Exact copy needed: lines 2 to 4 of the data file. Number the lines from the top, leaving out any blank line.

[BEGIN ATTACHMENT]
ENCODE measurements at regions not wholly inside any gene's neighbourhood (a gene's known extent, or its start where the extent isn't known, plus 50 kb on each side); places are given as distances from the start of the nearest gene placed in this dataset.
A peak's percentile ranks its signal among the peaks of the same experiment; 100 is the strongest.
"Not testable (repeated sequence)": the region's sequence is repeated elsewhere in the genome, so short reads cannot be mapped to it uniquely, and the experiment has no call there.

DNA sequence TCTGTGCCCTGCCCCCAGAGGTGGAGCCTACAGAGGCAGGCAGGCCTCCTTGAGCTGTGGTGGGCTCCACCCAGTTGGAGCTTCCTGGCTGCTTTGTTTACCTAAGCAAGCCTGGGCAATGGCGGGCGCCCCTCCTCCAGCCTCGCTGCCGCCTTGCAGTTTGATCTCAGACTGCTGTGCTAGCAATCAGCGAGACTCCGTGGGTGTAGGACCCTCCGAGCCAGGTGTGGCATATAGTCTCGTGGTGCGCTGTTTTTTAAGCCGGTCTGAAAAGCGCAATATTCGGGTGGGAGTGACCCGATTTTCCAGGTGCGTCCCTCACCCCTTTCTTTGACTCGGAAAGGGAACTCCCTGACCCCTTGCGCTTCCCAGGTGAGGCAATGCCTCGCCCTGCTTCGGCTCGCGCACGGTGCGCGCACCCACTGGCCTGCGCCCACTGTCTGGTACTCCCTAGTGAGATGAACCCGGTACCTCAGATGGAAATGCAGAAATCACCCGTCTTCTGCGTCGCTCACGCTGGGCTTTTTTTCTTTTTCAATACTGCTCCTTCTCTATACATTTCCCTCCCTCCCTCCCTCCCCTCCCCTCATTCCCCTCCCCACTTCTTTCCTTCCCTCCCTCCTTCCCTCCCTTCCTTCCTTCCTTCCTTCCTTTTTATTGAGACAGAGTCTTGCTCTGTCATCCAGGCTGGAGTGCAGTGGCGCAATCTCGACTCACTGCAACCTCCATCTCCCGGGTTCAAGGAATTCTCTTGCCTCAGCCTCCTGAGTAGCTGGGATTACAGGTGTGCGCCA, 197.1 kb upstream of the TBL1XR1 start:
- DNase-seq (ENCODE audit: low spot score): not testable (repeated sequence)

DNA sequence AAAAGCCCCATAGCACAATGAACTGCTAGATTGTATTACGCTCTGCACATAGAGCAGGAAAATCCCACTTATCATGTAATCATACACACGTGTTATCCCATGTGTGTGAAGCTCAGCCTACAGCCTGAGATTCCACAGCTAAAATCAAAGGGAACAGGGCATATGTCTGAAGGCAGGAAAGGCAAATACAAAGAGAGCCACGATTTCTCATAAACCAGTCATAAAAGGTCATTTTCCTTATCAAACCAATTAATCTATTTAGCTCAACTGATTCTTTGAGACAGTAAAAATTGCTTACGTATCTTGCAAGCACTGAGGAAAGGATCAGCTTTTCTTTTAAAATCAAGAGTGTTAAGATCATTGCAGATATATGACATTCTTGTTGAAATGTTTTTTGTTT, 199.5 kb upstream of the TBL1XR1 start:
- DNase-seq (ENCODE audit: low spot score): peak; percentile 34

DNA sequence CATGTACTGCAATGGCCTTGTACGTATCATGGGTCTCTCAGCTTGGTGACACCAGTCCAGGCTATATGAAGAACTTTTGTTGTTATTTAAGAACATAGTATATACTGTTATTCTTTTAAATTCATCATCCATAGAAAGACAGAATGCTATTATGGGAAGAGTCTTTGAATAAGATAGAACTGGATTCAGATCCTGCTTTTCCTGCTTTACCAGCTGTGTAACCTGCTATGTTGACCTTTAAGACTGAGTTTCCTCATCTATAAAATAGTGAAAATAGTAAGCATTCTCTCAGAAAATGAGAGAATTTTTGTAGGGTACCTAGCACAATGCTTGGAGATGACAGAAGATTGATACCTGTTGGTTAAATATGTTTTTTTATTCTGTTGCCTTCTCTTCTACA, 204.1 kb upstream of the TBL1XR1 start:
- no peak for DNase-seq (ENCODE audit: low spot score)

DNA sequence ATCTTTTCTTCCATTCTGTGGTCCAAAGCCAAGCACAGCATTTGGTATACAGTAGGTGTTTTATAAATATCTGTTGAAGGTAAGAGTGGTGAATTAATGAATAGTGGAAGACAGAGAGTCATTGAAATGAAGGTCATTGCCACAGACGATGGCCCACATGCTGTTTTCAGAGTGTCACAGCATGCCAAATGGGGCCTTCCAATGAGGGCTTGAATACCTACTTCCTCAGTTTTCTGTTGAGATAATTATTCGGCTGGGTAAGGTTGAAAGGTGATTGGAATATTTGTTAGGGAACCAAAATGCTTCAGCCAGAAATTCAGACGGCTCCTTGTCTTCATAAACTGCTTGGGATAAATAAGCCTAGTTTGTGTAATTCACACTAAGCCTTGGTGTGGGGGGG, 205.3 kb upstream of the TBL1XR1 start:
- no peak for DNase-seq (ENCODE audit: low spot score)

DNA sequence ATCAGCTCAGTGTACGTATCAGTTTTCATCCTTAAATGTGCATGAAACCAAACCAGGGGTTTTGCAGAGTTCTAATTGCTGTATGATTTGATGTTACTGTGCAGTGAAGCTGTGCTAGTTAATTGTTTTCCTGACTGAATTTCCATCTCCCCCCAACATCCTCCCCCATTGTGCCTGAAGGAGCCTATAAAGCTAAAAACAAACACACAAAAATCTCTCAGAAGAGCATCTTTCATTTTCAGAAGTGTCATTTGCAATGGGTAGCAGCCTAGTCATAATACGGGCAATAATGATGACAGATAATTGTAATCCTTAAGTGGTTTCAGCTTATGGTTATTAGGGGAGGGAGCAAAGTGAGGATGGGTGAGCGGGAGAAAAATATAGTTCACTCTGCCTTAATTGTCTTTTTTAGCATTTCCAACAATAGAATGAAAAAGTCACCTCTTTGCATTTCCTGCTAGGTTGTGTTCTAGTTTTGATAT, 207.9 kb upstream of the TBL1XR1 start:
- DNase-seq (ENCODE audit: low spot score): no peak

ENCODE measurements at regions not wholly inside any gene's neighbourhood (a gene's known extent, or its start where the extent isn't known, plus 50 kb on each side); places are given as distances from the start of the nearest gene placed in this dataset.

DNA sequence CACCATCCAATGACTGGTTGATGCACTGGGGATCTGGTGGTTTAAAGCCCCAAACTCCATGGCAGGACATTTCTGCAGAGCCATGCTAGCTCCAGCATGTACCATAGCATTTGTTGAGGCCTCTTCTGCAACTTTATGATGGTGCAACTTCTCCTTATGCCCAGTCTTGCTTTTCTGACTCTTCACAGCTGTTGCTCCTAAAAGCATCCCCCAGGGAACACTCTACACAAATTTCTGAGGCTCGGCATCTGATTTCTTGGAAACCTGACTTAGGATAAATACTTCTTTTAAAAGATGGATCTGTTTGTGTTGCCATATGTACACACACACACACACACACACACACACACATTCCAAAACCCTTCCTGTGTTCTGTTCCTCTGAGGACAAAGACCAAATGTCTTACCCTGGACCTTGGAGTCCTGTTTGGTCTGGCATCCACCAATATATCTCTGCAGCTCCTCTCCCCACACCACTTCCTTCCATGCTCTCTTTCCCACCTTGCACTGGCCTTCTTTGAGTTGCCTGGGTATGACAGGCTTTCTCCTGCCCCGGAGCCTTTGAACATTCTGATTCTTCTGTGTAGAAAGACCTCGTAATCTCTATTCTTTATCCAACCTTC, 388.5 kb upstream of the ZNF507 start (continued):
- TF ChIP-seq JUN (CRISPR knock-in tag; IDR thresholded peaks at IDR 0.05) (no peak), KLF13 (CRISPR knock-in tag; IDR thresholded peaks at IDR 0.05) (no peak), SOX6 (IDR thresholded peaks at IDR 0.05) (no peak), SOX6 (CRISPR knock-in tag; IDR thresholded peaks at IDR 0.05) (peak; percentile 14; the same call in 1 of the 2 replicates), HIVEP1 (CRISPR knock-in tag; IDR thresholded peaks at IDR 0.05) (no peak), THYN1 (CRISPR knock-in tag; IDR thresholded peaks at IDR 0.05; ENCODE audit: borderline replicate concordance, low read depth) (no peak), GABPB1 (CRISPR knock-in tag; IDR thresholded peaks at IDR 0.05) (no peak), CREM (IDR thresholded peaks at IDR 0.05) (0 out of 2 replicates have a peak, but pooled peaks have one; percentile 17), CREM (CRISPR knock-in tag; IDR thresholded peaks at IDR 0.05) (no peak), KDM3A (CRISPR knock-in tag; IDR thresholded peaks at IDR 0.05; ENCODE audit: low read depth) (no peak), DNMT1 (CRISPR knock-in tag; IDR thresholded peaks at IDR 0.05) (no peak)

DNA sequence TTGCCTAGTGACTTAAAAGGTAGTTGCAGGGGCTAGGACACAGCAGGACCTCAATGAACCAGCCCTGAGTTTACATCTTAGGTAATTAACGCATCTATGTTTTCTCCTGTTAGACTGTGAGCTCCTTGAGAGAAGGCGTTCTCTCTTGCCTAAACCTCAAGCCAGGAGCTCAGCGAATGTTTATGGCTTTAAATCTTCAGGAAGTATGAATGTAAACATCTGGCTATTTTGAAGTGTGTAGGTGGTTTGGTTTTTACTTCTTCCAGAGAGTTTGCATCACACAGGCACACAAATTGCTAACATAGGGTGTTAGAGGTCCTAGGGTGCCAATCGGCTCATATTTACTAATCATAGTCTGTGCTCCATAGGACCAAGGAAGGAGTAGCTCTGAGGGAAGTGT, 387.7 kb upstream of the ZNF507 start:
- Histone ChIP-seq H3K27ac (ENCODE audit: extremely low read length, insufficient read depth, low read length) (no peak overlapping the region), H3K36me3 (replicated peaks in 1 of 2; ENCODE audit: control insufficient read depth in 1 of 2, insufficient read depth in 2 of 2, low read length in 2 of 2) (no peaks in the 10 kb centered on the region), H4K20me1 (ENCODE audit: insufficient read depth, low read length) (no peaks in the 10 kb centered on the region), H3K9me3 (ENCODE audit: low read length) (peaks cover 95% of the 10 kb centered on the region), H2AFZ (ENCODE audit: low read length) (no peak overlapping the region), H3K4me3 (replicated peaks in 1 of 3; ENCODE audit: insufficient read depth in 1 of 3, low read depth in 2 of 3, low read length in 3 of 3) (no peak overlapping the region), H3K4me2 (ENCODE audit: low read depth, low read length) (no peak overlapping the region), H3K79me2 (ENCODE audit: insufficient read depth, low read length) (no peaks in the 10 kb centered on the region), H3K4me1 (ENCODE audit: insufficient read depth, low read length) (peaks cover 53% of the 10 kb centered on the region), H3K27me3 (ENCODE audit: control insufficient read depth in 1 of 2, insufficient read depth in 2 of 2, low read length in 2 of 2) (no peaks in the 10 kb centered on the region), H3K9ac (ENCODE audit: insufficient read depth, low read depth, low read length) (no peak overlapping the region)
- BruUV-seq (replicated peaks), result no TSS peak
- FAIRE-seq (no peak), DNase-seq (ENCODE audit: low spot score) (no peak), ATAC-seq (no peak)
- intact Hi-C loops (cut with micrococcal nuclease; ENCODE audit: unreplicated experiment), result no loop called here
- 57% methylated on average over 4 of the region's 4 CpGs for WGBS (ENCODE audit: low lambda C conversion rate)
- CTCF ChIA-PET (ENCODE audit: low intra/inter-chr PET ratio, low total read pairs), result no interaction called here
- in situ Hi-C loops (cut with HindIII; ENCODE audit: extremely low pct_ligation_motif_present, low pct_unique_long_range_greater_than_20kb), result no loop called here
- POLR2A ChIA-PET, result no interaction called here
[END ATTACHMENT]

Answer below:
A peak's percentile ranks its signal among the peaks of the same experiment; 100 is the strongest.
"Not testable (repeated sequence)": the region's sequence is repeated elsewhere in the genome, so short reads cannot be mapped to it uniquely, and the experiment has no call there.

DNA sequence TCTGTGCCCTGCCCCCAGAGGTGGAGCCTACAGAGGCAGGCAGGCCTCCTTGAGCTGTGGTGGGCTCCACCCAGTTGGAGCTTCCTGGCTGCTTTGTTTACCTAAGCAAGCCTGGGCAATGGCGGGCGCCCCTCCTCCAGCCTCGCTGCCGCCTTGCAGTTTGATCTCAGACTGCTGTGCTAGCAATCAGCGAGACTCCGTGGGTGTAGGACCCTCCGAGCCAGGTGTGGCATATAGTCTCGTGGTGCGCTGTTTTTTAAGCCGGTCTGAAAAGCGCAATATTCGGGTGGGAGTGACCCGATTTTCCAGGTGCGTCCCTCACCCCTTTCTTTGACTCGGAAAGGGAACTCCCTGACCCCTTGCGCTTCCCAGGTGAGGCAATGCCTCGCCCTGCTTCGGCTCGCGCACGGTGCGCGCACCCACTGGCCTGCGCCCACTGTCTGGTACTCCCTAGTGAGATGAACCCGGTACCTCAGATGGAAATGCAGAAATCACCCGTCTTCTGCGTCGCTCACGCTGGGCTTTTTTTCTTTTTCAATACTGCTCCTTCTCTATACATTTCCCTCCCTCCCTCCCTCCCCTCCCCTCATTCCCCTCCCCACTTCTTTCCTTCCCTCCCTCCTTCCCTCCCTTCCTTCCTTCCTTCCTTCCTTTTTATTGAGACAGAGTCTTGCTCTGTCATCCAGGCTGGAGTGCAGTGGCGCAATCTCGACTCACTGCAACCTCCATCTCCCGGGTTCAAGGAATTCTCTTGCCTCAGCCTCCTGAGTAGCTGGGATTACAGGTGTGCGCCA, 197.1 kb upstream of the TBL1XR1 start: